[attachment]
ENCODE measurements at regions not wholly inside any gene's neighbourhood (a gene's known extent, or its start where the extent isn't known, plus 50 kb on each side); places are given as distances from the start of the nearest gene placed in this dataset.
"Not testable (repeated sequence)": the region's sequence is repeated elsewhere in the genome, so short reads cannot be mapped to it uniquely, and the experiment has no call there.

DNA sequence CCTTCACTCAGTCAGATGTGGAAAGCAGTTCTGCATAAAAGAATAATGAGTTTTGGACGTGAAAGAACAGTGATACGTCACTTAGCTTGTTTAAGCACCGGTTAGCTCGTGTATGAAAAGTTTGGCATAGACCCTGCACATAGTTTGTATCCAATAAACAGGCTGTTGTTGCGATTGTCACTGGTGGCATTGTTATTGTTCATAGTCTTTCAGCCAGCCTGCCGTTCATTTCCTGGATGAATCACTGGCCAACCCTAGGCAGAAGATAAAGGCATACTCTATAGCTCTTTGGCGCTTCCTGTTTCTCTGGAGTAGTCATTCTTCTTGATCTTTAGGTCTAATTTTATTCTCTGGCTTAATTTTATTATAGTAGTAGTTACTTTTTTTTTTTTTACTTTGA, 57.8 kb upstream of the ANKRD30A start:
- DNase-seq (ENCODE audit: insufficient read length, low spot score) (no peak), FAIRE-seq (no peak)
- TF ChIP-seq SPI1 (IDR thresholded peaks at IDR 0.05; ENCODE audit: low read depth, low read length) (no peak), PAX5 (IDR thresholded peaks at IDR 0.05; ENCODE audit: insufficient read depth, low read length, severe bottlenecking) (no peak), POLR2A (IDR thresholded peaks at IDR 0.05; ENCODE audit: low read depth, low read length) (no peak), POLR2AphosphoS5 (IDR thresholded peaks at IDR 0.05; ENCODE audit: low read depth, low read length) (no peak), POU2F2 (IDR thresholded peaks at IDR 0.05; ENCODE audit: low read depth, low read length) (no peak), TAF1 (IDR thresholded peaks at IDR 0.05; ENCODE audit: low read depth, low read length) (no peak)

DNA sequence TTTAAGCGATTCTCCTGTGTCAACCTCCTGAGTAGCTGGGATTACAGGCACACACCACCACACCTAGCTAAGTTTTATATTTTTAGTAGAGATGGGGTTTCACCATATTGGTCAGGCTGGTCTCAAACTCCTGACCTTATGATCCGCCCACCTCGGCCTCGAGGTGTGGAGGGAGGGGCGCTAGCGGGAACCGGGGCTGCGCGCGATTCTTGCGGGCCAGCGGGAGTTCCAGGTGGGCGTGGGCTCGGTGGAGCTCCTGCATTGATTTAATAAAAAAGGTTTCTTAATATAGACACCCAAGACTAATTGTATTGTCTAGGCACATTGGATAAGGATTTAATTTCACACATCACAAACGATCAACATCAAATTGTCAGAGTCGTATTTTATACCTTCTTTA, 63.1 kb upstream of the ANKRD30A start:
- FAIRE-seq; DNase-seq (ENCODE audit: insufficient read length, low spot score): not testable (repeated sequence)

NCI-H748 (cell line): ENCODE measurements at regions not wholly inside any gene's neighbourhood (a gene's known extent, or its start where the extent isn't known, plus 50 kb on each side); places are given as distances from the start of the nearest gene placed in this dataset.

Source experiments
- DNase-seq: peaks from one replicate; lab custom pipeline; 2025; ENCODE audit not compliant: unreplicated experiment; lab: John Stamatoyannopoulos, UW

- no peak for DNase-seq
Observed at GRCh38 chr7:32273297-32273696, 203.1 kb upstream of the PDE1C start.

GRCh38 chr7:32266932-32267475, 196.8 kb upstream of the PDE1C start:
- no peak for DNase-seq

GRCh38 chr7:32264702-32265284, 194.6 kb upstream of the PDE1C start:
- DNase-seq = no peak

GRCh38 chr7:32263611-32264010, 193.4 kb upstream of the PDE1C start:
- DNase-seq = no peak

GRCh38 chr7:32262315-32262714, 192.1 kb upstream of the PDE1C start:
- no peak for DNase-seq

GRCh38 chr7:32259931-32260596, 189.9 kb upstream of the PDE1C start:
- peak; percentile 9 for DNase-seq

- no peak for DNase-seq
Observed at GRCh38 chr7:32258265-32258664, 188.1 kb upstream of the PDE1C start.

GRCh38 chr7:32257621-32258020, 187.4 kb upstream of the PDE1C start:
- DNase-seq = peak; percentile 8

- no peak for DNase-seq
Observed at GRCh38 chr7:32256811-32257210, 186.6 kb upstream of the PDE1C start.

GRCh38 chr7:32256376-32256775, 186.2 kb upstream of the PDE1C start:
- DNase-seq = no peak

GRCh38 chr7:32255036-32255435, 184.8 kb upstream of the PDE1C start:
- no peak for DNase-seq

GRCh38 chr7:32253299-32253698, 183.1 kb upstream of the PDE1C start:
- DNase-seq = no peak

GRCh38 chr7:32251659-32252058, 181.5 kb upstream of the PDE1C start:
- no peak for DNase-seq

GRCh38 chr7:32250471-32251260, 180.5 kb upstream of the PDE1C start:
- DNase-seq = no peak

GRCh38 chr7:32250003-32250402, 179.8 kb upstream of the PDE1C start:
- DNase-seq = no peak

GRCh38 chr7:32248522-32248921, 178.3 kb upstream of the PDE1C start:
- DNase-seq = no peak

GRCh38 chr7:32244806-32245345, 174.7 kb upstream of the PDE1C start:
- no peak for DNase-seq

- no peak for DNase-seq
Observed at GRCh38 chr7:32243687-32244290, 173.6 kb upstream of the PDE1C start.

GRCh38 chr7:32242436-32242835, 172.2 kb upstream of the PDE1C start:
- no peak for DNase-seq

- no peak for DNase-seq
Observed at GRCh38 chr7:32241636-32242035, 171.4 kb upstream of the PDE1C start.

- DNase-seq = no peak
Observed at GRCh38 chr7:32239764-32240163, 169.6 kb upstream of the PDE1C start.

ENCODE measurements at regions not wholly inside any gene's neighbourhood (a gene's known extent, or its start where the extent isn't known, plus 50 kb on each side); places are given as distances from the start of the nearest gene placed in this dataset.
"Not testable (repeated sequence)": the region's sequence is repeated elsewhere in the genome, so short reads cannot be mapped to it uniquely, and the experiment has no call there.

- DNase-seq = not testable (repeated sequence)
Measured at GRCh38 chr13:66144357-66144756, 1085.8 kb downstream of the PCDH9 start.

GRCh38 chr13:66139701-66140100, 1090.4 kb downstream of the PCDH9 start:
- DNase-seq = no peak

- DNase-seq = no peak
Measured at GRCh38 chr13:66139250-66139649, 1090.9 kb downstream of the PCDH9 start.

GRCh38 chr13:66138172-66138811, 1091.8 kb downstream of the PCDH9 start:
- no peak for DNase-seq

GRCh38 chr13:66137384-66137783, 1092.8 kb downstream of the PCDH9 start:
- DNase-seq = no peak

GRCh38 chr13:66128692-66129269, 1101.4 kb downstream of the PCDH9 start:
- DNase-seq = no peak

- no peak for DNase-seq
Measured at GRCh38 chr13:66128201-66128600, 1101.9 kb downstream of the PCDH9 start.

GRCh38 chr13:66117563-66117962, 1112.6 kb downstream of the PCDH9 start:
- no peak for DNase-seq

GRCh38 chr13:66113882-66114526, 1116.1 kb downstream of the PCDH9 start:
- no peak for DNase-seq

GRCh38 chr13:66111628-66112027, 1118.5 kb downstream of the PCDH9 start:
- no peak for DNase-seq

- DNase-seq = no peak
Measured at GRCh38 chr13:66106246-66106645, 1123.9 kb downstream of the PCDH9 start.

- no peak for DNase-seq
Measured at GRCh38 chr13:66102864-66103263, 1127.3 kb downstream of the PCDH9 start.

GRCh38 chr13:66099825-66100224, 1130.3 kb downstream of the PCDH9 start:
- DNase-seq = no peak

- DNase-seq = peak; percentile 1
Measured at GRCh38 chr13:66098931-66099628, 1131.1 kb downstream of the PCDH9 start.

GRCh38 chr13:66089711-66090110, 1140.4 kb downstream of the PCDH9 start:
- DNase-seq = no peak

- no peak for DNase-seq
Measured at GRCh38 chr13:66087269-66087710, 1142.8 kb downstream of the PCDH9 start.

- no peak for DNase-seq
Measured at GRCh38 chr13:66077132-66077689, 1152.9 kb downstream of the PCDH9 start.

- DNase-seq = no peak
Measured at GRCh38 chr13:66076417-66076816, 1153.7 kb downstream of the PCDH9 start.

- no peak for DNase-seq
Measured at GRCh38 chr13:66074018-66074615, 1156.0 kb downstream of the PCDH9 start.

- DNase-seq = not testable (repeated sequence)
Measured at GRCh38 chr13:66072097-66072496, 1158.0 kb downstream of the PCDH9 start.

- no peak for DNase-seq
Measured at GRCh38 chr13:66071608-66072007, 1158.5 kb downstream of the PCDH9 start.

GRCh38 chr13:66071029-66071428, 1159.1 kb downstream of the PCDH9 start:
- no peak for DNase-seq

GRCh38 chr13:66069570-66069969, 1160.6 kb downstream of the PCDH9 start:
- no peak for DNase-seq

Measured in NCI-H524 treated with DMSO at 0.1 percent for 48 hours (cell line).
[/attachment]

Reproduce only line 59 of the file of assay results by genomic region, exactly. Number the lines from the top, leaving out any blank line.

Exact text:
- DNase-seq = no peak